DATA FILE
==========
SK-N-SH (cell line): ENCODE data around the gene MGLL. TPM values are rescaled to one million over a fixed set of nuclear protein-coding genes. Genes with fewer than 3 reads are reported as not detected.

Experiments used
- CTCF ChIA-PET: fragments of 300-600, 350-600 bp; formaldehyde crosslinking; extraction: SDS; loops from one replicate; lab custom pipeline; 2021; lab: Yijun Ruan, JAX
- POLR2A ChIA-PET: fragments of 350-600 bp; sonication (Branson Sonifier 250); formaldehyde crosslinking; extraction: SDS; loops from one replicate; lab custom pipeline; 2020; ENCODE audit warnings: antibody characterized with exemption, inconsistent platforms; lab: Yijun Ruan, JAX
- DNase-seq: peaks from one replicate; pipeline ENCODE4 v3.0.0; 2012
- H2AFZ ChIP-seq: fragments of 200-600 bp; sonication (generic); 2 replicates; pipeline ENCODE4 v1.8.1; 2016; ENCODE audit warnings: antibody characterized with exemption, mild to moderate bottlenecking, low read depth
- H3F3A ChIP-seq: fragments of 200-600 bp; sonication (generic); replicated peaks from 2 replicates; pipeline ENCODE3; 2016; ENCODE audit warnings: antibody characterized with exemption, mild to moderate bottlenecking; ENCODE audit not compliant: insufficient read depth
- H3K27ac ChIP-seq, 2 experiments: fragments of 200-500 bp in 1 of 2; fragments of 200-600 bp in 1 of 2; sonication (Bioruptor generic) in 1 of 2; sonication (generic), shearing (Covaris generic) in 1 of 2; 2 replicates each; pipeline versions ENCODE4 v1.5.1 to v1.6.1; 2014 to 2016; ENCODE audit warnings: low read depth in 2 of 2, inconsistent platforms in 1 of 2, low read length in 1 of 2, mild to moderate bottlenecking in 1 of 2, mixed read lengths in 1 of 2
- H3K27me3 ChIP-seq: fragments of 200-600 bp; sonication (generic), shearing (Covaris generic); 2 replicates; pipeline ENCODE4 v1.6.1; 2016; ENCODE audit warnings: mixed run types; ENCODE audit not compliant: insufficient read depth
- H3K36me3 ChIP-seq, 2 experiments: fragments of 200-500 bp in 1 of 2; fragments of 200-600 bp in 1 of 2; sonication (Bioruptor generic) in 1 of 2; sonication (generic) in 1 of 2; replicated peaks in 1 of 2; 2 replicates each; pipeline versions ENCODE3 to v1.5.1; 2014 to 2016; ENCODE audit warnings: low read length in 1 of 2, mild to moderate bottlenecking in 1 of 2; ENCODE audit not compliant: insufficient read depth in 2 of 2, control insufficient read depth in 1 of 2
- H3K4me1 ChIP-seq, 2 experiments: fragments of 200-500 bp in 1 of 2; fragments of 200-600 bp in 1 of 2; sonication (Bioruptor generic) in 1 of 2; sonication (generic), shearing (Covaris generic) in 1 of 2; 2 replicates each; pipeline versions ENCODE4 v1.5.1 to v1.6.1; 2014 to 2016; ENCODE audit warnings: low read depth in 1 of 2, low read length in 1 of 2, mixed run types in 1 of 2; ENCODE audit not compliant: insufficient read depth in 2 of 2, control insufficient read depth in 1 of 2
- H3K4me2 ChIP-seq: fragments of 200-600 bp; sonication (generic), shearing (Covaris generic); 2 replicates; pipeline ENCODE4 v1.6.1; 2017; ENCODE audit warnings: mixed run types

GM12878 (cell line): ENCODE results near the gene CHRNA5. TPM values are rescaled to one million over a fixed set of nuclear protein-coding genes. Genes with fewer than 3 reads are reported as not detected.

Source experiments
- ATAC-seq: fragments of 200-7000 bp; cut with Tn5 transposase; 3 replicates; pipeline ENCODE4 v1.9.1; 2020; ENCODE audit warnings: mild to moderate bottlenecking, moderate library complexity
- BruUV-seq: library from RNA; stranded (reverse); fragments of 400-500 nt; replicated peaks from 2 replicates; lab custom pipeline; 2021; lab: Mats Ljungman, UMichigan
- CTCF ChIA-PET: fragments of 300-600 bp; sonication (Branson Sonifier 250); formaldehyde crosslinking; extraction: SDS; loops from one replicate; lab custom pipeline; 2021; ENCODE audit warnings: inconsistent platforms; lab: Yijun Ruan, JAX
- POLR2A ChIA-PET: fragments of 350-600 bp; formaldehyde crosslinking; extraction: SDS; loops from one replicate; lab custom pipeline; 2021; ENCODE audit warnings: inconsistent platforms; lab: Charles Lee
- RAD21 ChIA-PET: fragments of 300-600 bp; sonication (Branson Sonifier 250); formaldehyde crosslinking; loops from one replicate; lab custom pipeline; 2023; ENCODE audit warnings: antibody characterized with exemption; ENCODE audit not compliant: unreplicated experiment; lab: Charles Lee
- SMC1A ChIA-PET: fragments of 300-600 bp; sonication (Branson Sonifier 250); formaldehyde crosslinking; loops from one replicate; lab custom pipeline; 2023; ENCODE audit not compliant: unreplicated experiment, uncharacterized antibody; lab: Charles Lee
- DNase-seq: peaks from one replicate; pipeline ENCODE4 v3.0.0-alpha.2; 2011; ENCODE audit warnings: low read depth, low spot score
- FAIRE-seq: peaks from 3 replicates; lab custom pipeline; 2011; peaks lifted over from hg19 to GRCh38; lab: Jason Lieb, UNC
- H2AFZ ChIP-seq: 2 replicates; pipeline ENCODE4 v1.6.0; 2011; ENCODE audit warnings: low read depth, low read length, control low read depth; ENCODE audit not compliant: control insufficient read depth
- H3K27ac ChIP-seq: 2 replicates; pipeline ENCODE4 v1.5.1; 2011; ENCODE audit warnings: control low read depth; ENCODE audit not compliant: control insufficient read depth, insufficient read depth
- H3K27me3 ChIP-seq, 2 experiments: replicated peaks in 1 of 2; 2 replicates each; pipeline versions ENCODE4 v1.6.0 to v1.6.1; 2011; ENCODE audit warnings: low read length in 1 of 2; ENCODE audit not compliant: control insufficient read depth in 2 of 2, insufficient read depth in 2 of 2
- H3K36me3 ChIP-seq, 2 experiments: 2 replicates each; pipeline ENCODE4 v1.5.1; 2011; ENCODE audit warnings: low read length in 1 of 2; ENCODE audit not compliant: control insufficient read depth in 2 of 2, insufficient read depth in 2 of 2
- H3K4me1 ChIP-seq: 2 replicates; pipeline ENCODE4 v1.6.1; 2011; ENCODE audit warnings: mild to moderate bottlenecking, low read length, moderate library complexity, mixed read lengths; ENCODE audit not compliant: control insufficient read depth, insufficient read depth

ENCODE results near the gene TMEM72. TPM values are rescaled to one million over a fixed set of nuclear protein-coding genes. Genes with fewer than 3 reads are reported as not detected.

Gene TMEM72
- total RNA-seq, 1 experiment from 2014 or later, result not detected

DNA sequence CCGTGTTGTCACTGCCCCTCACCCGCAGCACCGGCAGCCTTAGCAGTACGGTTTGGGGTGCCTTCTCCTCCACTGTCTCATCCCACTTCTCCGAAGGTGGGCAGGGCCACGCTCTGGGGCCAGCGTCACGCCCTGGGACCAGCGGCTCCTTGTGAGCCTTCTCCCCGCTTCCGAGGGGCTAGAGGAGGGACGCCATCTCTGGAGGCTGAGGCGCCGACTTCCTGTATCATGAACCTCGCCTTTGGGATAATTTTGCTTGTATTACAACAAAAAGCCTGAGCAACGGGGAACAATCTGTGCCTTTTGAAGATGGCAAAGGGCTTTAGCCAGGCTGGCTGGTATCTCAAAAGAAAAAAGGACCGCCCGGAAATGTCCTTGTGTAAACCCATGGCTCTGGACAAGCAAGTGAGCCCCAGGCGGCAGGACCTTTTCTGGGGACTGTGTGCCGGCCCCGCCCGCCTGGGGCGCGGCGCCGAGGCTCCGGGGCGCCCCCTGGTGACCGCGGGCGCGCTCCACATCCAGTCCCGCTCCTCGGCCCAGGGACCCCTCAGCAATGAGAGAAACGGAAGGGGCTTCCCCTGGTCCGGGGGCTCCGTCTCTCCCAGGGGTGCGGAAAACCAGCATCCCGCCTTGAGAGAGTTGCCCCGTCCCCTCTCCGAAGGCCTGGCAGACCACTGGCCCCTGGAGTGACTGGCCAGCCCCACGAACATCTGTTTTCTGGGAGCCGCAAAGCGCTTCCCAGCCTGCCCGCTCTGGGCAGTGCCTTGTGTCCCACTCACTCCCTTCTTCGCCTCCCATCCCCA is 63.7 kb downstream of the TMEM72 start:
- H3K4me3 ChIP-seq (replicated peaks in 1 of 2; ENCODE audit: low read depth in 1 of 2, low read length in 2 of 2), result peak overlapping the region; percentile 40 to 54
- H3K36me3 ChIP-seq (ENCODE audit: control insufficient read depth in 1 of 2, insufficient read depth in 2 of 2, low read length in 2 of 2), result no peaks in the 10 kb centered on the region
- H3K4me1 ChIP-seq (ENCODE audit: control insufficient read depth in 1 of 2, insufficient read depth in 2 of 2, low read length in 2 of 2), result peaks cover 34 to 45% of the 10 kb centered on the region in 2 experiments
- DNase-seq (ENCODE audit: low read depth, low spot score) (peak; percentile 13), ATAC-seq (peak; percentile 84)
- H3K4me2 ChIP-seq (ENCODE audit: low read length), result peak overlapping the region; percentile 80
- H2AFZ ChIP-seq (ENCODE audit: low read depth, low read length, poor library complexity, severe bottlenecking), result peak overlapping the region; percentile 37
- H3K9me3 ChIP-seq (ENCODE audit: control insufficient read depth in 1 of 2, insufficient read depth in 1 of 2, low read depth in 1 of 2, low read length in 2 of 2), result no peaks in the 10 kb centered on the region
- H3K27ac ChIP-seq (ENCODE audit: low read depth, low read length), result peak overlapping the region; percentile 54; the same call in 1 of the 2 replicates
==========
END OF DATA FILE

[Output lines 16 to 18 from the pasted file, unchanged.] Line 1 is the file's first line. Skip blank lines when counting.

- BruUV-seq: library from RNA; stranded (reverse); fragments of 400-500 nt; replicated peaks from 2 replicates; lab custom pipeline; 2021; lab: Mats Ljungman, UMichigan
- CTCF ChIA-PET: fragments of 300-600 bp; sonication (Branson Sonifier 250); formaldehyde crosslinking; extraction: SDS; loops from one replicate; lab custom pipeline; 2021; ENCODE audit warnings: inconsistent platforms; lab: Yijun Ruan, JAX
- POLR2A ChIA-PET: fragments of 350-600 bp; formaldehyde crosslinking; extraction: SDS; loops from one replicate; lab custom pipeline; 2021; ENCODE audit warnings: inconsistent platforms; lab: Charles Lee